The 2018 NZSTI National Conference titled “Communication & Superdiversity” was held in Wellington from 26–27 May, at the Victoria University Pipitea Campus. It started with an evening reception on 25 May where the delegates were able to meet in a relaxed atmosphere with drinks and nibbles. The winners of the “Moving Words” secondary schools translation competition, for which NZSTI sponsored the prizes, were also announced at this event: Yuqian Huang for Chinese, Freya Baker for German, and Katie Piper and Margo Montes for French. The students had created subtitles for Taika Waititi’s 11-minute short film Two Cars, One Night. After the prize giving, Victoria University lecturer Niusila Faamanatu-Eteuati read two poems that she had translated from English into Samoan. Marco Sonzogni, Victoria University lecturer and organiser of the Moving Words competition, also announced that translations of a poem Einstein wrote about his dentist will be published later this year to mark International Translation Day in September.
After registration on Saturday, the President of the NZSTI branch in Wellington, Dr Olga Suvorova, welcomed the delegates and opened the conference. Te Tumatakuru O’Connell, NZSTI Council member and translator for Te Reo Māori, gave a traditional welcome which was interpreted into English by a colleague.
The keynote speaker on this day was Dame Claudia Orange. Her presentation was titled “Declaration and the Treaty – making sense of the nine Treaty copies”. She had structured it like a diary so the delegates were introduced to the history of the Treaty in chronological order, from the Declaration of Independence in 1835 to the events that led to the writing, translation and signing of the original Treaty in 1840, as well as the circulation of Treaty copies throughout New Zealand to collect more signatures. Dame Claudia Orange aimed to give the delegates a better understanding of the continuity of the Treaty, to enhance awareness of its relevance today.
Following the keynote speech, presentations were held in parallel for the remainder of the morning: Julia Marshall of Gecko Press talked about the particularities of translating children’s books and showed some very creative examples. Dr Henry Liu’s presentation was about the responsibilities of individual translators and professional associations in the age of superdiversity. Parallel to these two sessions, John di Rico held a workshop on Wordfast. After that, the delegates had a choice between Charles Rice-Davies talking about problems faced when translating Louisiana French and Creole, or Elisabeth Compton on interpreting in mental health settings.
After lunch plenary speaker Hēmi Kelly, a lecturer at AUT, spoke about important elements to consider when translating Te Reo Māori. His initial brief was “anything related to Māori translation”, and so he started from a historical perspective, mentioning bilingual newspapers from the mid-1800s through to the early 20th century, which were testimony to a bilingual society, and an excerpt from the first translation of Shakespeare into Te Reo Māori dating from 1884. He presented a back-translation of the Te Reo Māori version of the national anthem and explained how the need to capture the flow of the original in the Te Reo version was more important than producing a literal translation. He informed the audience that social media was now the main platform for the creation of new words, and that often several new Māori words would evolve for the same English word. As an example he gave the word selfie, which currently exists in Māori as: ahau-i (from “me” + “i”), kiriāhua (self + image) and matatahi (face + one). It is expected that over time one of these terms will emerge as the “standard” term, used by preference within the community. Hēmi’s presentation gave the audience an interesting perspective on the dynamics of Te Reo Māori usage, both historically and its situation today as an evolving language.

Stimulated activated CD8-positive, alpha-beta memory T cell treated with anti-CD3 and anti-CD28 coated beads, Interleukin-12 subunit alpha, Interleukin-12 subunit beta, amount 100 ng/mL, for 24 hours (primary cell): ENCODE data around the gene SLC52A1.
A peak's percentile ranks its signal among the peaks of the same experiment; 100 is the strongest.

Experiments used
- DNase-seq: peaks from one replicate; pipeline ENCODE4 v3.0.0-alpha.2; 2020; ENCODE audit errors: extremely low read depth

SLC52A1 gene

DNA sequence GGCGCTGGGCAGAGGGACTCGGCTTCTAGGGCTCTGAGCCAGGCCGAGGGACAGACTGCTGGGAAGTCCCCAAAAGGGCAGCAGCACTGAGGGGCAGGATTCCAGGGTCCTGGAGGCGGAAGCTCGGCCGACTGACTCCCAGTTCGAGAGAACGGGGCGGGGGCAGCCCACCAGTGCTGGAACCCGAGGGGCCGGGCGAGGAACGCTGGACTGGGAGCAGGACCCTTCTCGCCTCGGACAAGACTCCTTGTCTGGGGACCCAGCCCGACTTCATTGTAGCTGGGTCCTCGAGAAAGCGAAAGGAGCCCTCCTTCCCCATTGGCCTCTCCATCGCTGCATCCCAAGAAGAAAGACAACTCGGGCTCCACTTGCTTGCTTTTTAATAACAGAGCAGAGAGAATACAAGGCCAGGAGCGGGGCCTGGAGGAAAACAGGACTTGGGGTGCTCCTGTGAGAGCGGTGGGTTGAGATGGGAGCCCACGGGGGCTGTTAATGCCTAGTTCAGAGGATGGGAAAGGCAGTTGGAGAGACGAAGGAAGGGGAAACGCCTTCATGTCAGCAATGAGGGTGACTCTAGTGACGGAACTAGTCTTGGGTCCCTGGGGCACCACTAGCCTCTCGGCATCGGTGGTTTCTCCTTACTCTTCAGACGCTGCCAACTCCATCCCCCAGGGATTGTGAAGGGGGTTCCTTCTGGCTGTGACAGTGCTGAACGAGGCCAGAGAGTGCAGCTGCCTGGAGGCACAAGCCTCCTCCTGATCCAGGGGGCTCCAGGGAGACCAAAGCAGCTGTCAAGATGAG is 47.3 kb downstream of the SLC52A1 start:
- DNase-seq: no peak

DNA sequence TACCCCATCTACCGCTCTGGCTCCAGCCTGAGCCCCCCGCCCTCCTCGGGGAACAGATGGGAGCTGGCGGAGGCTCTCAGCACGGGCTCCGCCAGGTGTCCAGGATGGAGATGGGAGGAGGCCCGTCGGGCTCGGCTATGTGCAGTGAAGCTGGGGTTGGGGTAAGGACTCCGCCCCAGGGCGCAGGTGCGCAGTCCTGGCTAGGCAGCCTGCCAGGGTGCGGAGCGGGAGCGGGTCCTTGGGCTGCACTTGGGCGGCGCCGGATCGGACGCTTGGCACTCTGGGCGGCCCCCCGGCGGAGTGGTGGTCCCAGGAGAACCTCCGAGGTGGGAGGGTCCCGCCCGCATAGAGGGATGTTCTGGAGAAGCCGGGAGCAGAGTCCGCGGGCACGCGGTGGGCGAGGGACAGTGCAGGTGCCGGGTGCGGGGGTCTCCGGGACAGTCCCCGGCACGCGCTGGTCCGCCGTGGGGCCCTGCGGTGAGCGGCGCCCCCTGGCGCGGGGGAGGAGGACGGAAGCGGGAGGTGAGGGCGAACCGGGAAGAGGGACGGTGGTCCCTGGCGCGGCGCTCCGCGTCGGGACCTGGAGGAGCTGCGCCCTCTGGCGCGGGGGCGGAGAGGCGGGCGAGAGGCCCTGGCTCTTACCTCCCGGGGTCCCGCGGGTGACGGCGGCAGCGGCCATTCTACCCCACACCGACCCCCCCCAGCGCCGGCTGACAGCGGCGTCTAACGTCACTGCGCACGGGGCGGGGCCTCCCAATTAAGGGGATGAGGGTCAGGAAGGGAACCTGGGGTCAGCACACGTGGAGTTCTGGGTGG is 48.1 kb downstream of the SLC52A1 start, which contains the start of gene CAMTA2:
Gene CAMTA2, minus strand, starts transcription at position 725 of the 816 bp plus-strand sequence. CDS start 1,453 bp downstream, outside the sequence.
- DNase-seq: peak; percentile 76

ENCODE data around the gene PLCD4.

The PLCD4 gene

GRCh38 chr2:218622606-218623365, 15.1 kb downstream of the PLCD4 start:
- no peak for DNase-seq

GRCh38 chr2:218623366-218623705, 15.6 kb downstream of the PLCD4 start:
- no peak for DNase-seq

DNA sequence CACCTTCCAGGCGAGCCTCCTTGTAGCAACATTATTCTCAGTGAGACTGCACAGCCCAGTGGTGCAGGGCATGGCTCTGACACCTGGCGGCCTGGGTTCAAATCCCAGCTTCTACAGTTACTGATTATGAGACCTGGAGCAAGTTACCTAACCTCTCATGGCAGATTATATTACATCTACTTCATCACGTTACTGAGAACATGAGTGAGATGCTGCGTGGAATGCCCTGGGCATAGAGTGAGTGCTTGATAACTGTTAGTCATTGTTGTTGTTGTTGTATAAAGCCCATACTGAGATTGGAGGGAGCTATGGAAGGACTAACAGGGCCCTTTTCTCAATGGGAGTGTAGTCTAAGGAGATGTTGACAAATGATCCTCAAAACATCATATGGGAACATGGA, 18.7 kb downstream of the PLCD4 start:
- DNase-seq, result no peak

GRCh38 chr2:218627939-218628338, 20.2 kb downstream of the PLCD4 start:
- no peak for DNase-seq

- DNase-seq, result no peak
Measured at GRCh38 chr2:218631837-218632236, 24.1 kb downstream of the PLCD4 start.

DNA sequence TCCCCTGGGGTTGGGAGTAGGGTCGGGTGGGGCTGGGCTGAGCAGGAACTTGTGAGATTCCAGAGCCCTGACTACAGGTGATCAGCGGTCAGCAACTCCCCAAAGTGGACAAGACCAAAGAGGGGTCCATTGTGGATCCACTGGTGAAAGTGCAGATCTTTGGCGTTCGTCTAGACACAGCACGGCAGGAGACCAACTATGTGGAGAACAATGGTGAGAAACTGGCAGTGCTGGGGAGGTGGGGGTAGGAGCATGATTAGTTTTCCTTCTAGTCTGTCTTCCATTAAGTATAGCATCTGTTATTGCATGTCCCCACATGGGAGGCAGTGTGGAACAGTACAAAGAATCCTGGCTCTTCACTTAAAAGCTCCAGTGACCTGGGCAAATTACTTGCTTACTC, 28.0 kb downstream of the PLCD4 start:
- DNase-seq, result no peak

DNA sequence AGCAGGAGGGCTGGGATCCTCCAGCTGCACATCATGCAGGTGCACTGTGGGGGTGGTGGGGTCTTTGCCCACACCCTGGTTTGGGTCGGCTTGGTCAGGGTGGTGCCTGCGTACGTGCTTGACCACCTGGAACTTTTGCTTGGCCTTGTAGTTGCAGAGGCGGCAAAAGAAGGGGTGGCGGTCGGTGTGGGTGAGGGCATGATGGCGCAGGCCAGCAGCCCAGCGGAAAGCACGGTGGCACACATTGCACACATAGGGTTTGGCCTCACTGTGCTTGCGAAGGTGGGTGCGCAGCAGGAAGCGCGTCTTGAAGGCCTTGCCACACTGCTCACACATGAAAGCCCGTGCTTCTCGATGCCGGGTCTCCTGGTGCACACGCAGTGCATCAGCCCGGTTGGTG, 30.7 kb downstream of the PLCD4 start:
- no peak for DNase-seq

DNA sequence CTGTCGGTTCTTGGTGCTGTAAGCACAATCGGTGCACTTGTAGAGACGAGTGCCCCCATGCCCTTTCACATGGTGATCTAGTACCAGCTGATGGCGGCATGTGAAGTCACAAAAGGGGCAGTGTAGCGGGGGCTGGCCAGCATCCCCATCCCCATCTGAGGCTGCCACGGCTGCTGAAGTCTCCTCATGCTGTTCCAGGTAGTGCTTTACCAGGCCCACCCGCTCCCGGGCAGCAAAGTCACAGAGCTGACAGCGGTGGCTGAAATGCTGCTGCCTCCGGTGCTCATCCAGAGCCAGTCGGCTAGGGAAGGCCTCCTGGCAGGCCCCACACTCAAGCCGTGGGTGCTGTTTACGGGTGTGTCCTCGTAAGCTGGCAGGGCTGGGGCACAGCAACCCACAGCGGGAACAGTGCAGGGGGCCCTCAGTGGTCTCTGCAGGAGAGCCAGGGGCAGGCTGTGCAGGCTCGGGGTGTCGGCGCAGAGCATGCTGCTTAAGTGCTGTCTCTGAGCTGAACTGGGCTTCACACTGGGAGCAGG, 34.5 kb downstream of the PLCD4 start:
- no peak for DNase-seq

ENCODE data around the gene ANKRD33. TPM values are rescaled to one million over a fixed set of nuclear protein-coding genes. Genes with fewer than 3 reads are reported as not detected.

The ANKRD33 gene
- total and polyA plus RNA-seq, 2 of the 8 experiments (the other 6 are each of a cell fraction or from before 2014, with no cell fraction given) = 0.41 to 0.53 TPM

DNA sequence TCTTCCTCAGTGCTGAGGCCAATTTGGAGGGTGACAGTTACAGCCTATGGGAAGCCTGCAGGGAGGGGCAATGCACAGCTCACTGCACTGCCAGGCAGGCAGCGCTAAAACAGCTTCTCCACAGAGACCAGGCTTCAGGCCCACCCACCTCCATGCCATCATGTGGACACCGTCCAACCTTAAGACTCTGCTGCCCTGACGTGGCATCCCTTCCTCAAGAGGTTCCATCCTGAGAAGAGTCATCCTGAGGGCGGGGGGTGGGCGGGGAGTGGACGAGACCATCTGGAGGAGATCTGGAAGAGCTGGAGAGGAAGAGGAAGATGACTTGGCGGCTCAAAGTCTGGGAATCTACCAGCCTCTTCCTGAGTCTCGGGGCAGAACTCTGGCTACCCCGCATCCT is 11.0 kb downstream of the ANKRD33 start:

The plenary talk was followed by more parallel sessions: Alison Rodriguez, Vice-President of FIT, gave a talk with the intriguing title “Superdiversity’s Big Bang”. Helena Merschdorf presented the results of her Master’s thesis in which she compared the machine translation output of two free open source and two proprietary CAT tools – with surprising results: expensive doesn’t necessarily equal better quality. Dr Sonia Buglione highlighted the issues of gender identity in community interpreting, and two representatives of Thorners Financial Services informed the translators and interpreters about options for protecting their businesses. The last speakers for the day were Federico Federici, joining the conference via a video link from London to talk about crisis translation, and Wendy Youens from the company able on how she and her team provide subtitles for the hard-of-hearing (and other users) in New Zealand.
In the evening the gala dinner was held in Te Marae at Te Papa, the National Museum. The excellent choice of venue made this a highlight of the conference. To make the event even more special, translator and musician John Jamieson shared his talent as cocktail pianist.
By Karoline Spiessl
Photo by Henry Liu: John Jamieson playing at the gala dinner